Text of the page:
Mum hopes to see her daughter walk
By Rebecca SheppardA MOTHER who did not think she would ever bring her baby girl home from hospital last year is looking forward to seeing her walk in 2004.
By Rebecca Sheppard
A MOTHER who did not think she would ever bring her baby girl home from hospital last year is looking forward to seeing her walk in 2004.
Hayley Levett, 28, has told of her relief that the year is over after her little girl, Bethany, almost died from a rare heart condition and had to have her leg amputated when she was only three weeks old.
Mrs Levett, who lives in Stowmarket, also spoke of her hopes for the New Year as her brave daughter prepares to celebrate her first birthday on January 14.
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“It is quite nice to start a new year. We have thought that it could have been a lot different,” she said.
“We are lucky to have her. It doesn't seem like a year has gone - it has flown by, but the three weeks at hospital seemed like forever.”
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Only weeks after Mrs Levett and her husband, Darren, 31, brought their daughter home from West Suffolk Hospital in Bury St Edmunds, Bethany almost died when her heart stopped for 40 minutes.
Doctors at Ipswich Hospital had to kick-start her heart by giving her a drug, which was injected straight into the bone marrow in her leg.
The first time they tried to administer it, the drug did not work and the powerful medication burnt Bethany's leg.
When they tried the same procedure in her other leg, it successfully stimulated her heart, but it paralysed her leg from her knee to her toes.
After 12 hours at Ipswich Hospital, Bethany was transferred to Guy's Hospital in London, where doctors fought for six days to stabilise her heartbeat, but had to amputate her leg through the knee.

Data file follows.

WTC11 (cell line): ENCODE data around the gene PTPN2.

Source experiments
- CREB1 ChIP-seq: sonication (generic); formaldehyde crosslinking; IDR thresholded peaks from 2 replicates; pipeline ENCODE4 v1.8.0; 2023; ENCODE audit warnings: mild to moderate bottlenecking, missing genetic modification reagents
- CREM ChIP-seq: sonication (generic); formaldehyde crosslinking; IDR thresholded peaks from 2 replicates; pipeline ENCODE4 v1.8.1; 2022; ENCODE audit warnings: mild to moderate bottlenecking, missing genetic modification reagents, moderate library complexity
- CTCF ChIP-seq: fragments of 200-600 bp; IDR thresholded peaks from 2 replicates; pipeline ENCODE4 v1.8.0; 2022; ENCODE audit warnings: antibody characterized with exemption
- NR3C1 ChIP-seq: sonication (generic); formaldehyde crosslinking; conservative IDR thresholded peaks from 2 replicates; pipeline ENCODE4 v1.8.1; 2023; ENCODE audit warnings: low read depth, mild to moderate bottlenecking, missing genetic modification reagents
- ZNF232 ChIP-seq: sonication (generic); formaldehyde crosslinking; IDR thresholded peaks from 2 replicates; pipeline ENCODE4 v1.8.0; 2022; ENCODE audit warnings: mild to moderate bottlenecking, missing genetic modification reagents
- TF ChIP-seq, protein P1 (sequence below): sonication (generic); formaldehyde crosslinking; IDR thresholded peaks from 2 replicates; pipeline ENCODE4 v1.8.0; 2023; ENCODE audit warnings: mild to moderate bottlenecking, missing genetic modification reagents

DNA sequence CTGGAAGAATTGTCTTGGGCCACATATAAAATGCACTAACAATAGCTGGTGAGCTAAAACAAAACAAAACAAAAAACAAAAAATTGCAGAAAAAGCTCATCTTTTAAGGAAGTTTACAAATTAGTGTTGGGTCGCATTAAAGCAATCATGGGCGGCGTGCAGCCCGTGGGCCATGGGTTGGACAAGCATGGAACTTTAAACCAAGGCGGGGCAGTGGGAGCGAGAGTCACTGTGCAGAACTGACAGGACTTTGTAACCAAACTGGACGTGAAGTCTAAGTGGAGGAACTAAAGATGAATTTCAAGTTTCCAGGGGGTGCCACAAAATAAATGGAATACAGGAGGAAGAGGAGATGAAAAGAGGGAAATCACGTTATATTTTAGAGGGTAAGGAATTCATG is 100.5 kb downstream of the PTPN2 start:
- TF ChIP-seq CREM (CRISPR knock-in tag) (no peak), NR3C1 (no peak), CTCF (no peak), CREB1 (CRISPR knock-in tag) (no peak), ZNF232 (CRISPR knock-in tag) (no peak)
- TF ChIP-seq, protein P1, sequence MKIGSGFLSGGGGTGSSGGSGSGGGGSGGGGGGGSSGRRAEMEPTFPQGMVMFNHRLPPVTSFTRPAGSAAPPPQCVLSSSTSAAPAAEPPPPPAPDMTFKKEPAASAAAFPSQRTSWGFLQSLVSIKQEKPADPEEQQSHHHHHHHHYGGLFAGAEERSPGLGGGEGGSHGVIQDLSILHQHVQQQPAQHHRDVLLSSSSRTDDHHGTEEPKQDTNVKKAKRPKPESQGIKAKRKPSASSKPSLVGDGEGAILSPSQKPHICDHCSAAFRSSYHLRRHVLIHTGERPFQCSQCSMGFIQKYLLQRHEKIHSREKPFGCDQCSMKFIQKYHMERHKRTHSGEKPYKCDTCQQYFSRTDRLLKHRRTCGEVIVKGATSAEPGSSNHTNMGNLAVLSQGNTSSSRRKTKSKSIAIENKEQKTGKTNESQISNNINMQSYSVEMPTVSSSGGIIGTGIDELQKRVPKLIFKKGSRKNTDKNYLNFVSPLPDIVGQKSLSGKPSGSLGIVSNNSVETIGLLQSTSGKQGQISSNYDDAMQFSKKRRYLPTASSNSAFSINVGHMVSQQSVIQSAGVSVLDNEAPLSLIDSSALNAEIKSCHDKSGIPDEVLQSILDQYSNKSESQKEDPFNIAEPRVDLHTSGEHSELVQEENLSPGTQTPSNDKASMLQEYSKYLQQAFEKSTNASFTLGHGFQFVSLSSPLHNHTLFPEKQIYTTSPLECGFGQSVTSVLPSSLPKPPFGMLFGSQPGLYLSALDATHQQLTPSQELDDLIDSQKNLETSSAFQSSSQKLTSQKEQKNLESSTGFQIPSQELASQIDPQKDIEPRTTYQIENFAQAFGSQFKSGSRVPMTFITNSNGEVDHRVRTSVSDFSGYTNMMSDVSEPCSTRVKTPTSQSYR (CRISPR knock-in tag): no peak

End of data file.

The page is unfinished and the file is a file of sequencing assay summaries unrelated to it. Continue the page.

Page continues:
However, in the past 11 months Bethany has made miraculous progress with the help of specialists and doctors.
But while most parents think of the presents they will give and the party they will throw to celebrate their child's first birthday, at the forefront of Mrs Levett's mind was her hope that Bethany will soon be able to be fitted with a prosthetic limb.
Next week, the youngster will see a limb specialist from the Norfolk and Norwich University Hospital, who will determine whether Bethany is ready to walk with the aid of a prosthetic leg.
She had a similar appointment before Christmas, but the specialist said it was too soon to fit the leg as although she is crawling, she does not pull herself up.
“It's just a case of keeping an eye on her. It won't be fitted until she pulls herself up and I suppose that has taken longer than a baby who has not been through all she has,” said Mrs Levett.
Bethany's thigh will sit in the prosthetic limb like a sock and will be fastened to her with a belt around her waist.
However, it will not be fitted with a knee joint until she is older, so Bethany will have to learn to walk with a stiff leg.
Mrs Levett, who will become a full-time mother to Bethany and her three-and-a-half-year-old sister, Chloe, at the end of January, said it would be “lovely” to see Bethany walk.
She added one of the highlights of 2004 would be to buy Bethany - who has recently learned to wave and clap - her first pair of shoes.
“This time last year I did not imagine anything like this would happen. I was just worrying about giving birth and how Chloe would be with the new baby,” said Mrs Levett.
“I never for one moment thought of what we have gone through or what Bethany has gone through.”